An Israeli-Palestinian agreement is not an end in itself, except perhaps for those negotiators who will forever trade on having cinched one. Instead, the parties engage in negotiations to advance one or more interests. In business, these interests tend to be straightforward: profit, access to a market or technology, or perhaps a desire to disadvantage a competitor. In politics, they need be no more complicated.
For Israel, the overriding interest implicated in any peace negotiation is security. A recent poll by the Jerusalem Center for Public Affairs found that 76 percent of Israelis felt Israel should retain full security control of the West Bank in any future peace agreement, and that 57 percent would not support a deal without such a condition. Israel has other territorial, economic and diplomatic interests, to be sure, but will only consider a prospective deal if it clearly advances the nation’s security.
Palestinians’ interests are more controversial, and more difficult to pin down. In the near term, Palestinians are preoccupied with the concerns of everyday life—a recent poll by the Palestinian Center for Polling Studies and Research shows that as many Palestinians believe the “spread of unemployment and poverty” should be the Palestinian Authority’s top priority as those who answered “continuation of occupation and settlements.” Almost as many suggested “the spread of corruption in public institutions” should be the Palestinian Authority’s first concern. Yet while many would consider a peace agreement to be instrumental to addressing these concerns, polls also suggest that most Palestinians oppose the sort of compromises represented in past peace proposals and instead continue to harbor maximalist aspirations, as Daniel Polisar of Shalem College has noted.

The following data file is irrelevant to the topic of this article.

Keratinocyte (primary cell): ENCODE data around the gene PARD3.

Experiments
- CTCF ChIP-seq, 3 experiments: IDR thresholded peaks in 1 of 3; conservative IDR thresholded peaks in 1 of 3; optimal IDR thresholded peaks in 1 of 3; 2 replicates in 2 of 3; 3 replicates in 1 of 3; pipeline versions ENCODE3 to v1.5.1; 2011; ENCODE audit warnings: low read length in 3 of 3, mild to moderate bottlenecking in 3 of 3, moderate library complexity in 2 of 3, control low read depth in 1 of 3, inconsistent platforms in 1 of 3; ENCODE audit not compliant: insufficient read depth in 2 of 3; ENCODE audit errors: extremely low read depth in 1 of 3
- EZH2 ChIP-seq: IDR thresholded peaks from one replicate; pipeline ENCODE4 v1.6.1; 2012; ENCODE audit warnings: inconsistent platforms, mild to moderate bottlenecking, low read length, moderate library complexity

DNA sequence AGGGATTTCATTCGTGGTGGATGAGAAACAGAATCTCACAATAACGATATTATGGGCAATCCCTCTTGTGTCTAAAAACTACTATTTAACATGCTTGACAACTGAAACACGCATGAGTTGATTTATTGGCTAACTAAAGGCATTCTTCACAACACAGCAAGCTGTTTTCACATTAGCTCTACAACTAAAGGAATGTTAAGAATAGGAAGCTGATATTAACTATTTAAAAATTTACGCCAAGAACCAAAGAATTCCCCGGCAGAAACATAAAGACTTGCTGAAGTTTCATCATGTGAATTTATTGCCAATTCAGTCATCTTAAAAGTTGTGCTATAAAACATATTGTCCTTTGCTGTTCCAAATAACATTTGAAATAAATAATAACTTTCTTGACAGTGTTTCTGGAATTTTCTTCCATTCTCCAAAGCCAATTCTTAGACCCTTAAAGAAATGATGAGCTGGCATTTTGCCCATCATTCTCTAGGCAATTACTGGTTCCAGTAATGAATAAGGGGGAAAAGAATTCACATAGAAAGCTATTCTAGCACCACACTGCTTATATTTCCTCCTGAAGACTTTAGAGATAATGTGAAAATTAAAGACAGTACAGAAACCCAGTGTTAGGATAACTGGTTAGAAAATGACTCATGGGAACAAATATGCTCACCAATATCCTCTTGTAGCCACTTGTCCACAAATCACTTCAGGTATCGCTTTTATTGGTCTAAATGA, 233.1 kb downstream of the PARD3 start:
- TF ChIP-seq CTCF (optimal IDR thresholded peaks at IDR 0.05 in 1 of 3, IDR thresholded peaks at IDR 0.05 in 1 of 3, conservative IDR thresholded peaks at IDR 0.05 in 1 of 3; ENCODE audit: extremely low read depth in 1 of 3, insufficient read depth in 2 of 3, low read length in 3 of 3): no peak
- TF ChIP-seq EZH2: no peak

That reality is harsh enough, and there is clearly no squaring Israel’s interest in security with maximalist Palestinian territorial ambitions. Yet negotiations turn not only on each side’s true position, but on what each side believes to be the other’s position, whatever the reality. On this score, the situation appears even bleaker. Both Israelis and Palestinians tell pollsters they are skeptical of the other side’s ultimate intentions, with about 80 percent of Israelis indicating that an Israeli withdrawal from the West Bank would not bring an end to the conflict with the Palestinians, according to the JCPA poll.